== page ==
A MAN whose parents have dementia has slammed a pharmacist after he discovered someone’s else’s medication as well as his family’s.

Darren Hughes, from Barrow, went to the Boots pharmacy in Portland Walk to collect medication for parents Kathleen, 77, and Douglas, 89.

But rather than his mum’s usual tablets, he was given a bag containing simvastatin (lowers cholesterol), tamsulosin (reduces an enlarged prostate) and clopidogrel (a blood thinner) that had another patient’s name and address and contact details on them.

Mr Hughes was out picking up the prescription on Monday instead of his mother because she had undergone a cataract operation and needed assistance.

Once he was back at his parents to sort out the medication into the appropriate tablet organiser, he was shocked to find that the medication provided to him was for a completely different person.

Mr Hughes said: “They could kill someone doing this, it’s not good enough for a high street retailer to be making mistakes like this. It’s unacceptable.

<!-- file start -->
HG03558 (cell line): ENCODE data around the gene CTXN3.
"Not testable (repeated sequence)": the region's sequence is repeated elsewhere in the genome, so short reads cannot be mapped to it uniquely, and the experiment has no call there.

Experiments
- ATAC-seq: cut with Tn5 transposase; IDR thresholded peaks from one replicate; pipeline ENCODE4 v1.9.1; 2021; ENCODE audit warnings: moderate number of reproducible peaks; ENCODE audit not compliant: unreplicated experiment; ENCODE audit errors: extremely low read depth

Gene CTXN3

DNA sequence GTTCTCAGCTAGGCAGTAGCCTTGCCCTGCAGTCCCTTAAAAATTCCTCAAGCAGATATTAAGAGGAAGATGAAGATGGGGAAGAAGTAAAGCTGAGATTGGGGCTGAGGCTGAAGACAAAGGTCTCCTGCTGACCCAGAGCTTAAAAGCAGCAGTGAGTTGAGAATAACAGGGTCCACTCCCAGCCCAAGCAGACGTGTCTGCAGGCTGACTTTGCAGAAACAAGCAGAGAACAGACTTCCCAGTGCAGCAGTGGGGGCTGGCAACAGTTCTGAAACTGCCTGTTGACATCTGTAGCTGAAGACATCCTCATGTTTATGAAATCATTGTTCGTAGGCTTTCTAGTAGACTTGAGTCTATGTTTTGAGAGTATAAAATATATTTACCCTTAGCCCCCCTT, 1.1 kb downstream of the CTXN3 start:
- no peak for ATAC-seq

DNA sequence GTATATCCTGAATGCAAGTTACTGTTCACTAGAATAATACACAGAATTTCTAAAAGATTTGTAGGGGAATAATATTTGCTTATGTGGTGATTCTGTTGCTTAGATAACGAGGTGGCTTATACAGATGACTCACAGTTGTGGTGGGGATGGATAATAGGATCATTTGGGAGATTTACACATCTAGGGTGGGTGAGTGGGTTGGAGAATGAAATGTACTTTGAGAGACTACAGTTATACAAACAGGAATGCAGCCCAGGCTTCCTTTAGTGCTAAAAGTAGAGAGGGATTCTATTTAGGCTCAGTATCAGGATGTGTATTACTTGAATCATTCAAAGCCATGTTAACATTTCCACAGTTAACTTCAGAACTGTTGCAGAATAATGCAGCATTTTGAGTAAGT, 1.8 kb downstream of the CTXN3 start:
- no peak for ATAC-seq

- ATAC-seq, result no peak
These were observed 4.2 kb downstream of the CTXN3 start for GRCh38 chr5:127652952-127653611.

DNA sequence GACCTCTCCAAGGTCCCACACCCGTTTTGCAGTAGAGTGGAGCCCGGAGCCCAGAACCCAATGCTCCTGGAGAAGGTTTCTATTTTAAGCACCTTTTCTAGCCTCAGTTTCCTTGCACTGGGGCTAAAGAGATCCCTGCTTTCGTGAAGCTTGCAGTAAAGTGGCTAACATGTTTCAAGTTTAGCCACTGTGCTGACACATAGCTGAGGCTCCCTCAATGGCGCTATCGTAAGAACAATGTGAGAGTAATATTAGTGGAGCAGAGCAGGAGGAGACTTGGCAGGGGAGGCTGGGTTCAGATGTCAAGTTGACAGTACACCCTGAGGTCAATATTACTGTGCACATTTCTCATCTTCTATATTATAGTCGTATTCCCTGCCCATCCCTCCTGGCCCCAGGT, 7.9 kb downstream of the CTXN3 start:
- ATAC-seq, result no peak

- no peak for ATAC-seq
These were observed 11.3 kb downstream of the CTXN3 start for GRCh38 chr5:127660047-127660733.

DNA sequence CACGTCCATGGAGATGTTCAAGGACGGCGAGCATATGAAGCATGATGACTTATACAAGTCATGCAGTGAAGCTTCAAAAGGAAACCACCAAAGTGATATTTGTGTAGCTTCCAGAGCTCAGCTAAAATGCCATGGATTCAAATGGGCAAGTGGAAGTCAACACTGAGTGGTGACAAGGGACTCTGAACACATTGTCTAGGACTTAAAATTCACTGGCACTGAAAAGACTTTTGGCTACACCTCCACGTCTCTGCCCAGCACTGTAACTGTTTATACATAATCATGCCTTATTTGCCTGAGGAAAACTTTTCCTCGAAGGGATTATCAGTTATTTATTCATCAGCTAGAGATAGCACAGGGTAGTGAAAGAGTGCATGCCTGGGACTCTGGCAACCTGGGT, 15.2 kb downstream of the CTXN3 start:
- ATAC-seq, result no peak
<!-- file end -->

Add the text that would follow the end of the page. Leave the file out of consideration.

“If it were a younger coupl,e I’d be more likely to let it go, but it’s my parents.

“They’re an elderly couple who both suffer with dementia so mistakes like this could end up being fatal.”

Mr Hughes went back to the store to get the right medication and to complain, pointing out that his parents were vulnerable and would take their medicine regardless of what was given to them.

He also called the people whose medication he had received - as their phone number was also on the address labels in the bag he was given.

Mr Hughes added: “I ended up phoning the gentleman whose medication we received and his carer, who’s also his wife, and they said it wasn’t the first time this has happened. I’m absolutely gobsmacked that this has happened more than once.

“Usually the carer or myself sorts the medication out once it’s been picked up.

“We organise them into their weekly dosages and that’s it, they’ll take them as and when they need them.

“So if these were the wrong tablets then they’d end up taking them and as a result could be in serious danger if they were the wrong ones.

“It really just isn’t good enough, especially if this has happened a few times to the other gentleman.”

The Mail approached the Portland Walk store as well as Boots UK’s head office for a comment, who said that an investigation is under way.

Mr Hughes added that he will be very cautious in the future when it comes to his parents medication.

He said: “Usually it’s either my mum or a care assistant who picks up the medication.

“But from now on I’ll be the one picking it up so I can make personally sure that we have the right pills.”